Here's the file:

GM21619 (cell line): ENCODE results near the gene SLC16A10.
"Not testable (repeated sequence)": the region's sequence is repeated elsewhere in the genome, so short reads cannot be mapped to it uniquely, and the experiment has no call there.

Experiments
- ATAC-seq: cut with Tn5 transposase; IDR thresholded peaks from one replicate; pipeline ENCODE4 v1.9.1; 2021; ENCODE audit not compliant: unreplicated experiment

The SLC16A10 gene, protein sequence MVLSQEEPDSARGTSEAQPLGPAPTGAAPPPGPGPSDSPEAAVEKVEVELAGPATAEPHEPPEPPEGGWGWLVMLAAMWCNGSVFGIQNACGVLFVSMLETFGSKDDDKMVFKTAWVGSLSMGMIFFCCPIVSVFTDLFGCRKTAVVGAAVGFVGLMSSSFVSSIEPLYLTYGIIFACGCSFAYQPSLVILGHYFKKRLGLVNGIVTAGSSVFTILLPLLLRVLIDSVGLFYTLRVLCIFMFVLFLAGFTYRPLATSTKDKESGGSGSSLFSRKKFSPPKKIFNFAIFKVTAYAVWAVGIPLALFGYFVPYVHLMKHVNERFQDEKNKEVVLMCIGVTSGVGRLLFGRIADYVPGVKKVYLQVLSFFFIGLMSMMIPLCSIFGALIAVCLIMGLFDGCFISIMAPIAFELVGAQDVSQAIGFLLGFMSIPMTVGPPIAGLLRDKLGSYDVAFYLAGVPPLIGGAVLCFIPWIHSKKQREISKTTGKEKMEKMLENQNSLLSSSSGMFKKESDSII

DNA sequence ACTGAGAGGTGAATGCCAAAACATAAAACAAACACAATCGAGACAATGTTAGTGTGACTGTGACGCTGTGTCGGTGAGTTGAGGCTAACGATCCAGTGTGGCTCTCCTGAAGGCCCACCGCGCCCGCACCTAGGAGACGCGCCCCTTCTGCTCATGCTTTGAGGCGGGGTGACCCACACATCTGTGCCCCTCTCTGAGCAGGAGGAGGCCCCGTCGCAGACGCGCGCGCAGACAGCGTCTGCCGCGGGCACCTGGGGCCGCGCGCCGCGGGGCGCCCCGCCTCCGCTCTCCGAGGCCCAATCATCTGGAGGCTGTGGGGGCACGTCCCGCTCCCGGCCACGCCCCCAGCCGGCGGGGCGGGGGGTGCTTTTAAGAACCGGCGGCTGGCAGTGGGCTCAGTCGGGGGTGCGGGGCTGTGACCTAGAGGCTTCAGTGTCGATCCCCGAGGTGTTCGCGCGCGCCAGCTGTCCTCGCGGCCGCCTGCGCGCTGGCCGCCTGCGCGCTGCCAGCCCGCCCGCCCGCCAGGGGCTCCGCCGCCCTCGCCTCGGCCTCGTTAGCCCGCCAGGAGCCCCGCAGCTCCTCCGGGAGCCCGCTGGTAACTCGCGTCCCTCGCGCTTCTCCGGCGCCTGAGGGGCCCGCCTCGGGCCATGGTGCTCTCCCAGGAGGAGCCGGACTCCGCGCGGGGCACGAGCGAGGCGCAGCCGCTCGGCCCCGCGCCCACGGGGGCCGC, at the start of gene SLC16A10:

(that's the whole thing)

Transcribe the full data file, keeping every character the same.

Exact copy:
GM21619 (cell line): ENCODE results near the gene SLC16A10.
"Not testable (repeated sequence)": the region's sequence is repeated elsewhere in the genome, so short reads cannot be mapped to it uniquely, and the experiment has no call there.

Experiments
- ATAC-seq: cut with Tn5 transposase; IDR thresholded peaks from one replicate; pipeline ENCODE4 v1.9.1; 2021; ENCODE audit not compliant: unreplicated experiment

The SLC16A10 gene, protein sequence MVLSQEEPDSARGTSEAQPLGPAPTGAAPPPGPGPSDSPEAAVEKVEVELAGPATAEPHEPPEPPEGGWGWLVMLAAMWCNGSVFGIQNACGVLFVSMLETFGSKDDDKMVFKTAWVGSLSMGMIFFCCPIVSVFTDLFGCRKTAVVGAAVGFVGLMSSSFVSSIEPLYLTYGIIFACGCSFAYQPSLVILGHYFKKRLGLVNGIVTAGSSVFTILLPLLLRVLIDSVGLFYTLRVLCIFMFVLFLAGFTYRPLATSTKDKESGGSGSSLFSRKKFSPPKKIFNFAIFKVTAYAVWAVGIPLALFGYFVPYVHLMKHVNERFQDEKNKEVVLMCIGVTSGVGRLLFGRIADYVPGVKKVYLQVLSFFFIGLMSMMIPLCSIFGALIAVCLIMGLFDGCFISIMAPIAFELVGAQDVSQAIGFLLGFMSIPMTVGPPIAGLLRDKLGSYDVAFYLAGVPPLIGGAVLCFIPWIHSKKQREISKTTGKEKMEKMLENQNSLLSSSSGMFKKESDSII

DNA sequence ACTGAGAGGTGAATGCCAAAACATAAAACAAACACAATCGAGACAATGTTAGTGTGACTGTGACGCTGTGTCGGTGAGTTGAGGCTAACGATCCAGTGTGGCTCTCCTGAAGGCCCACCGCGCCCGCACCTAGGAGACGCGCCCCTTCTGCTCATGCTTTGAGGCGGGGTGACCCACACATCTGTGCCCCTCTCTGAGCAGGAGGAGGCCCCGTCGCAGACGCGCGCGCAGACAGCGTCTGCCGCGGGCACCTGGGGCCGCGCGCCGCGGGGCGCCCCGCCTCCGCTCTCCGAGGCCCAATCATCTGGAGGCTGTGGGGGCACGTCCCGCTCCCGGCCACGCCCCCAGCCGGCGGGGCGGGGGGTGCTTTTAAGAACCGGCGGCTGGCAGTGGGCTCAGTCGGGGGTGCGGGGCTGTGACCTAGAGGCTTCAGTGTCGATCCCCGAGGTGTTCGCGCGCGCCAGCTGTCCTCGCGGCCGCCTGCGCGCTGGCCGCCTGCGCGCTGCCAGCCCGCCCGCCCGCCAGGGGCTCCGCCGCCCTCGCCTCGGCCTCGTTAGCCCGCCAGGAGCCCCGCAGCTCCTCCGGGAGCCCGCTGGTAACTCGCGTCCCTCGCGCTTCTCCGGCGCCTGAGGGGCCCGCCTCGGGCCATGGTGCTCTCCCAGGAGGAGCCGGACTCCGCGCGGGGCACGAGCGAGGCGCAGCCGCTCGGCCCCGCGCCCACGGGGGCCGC, at the start of gene SLC16A10: